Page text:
Building this Blog w/ Strapi JS

Here is how I built using Strapi.js and Nuxt.js. I am going to cover a lot of pitfalls I ran into with various technologies. By the end of this series you should have a good idea how to build your own similar blog.

Part 3: Getting Started with Strapi.js

My initial installation experience with Strapi was clean and simple. They have a really good Quick Start Guide that will get you going.

Rather than walk you through the same process step by step again when they did such a good job instead it might be worth noting some things I wish I had known before I got started:

  • Join the Strapi Slack channel! Everyone is super helpful and people typically get answers within an hour from what I have experienced.
  • Strapi does not have a full Django-like migration system for production, so complex database migrations (like deleting columns or creating database views) requires some manual work. So take some time with the initial collections you create in the administrative interface.
  • All of the collections and columns you create in the administrative interface are stored in the api folder and each of them has customizable routes, controller, model hooks (before create, after create, etc.), and a service.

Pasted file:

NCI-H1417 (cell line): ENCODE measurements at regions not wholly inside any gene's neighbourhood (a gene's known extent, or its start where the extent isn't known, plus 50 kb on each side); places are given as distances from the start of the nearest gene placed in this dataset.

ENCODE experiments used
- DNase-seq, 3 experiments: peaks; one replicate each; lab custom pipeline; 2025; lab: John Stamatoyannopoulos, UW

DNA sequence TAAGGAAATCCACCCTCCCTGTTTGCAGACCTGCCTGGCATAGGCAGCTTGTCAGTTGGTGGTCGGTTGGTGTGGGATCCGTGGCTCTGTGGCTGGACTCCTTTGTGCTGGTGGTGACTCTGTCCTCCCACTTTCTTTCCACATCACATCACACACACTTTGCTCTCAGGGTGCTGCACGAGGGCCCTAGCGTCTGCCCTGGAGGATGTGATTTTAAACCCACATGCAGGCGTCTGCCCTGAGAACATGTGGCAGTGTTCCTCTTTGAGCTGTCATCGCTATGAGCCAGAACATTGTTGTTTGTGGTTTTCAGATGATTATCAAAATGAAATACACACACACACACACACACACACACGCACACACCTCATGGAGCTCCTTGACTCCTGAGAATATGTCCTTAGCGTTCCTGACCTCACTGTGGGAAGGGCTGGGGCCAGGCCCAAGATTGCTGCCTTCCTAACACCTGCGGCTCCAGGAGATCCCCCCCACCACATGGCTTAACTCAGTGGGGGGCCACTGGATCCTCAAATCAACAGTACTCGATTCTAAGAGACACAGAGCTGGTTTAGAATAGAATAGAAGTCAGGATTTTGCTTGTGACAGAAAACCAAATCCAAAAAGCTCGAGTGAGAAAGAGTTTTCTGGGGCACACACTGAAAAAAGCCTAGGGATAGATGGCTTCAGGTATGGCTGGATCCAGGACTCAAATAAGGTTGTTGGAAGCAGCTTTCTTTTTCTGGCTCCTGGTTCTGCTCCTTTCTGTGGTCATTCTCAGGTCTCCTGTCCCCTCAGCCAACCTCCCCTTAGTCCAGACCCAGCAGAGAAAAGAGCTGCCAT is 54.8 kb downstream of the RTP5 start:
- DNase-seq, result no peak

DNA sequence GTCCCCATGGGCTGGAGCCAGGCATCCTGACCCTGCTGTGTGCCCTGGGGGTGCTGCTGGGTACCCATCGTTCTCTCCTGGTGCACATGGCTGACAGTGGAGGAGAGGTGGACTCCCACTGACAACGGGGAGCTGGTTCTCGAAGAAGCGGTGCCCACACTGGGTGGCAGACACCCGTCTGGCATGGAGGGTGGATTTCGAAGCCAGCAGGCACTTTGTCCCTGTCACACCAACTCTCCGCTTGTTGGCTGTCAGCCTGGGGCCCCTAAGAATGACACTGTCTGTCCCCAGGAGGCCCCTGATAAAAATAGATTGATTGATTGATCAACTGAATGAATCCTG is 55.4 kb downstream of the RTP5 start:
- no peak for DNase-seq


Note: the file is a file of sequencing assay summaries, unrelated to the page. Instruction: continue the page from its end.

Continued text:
• If you want to do GraphQL, there is a brilliant graphql plugin for Strapi which completely automatically builds out entire GraphQL views for you.
  • Strapi has a frustrating mix of camelCase, snake_case, and kebab-case. Do not make the mistake I did and try to change this.
  • When creating collections and fields, pay attention to when it says "Display name" vs. field name. Collections have a display name (e.g. standard English which can include spaces). Field names, however, I typically wrote in with snake_case. This seemed to work the best for me.
  • Strapi attempts to convert your singular names into plural and sometimes messes this up. For example, I had a collection called "Blog Series". Strapi named the singular version "blogSery". Rather than fighting this, I just gave in and let Strapi be wrong.

This first part was rather easy, now I needed to implement a frontend. For this I chose Nuxt.js, which I will cover in my next post.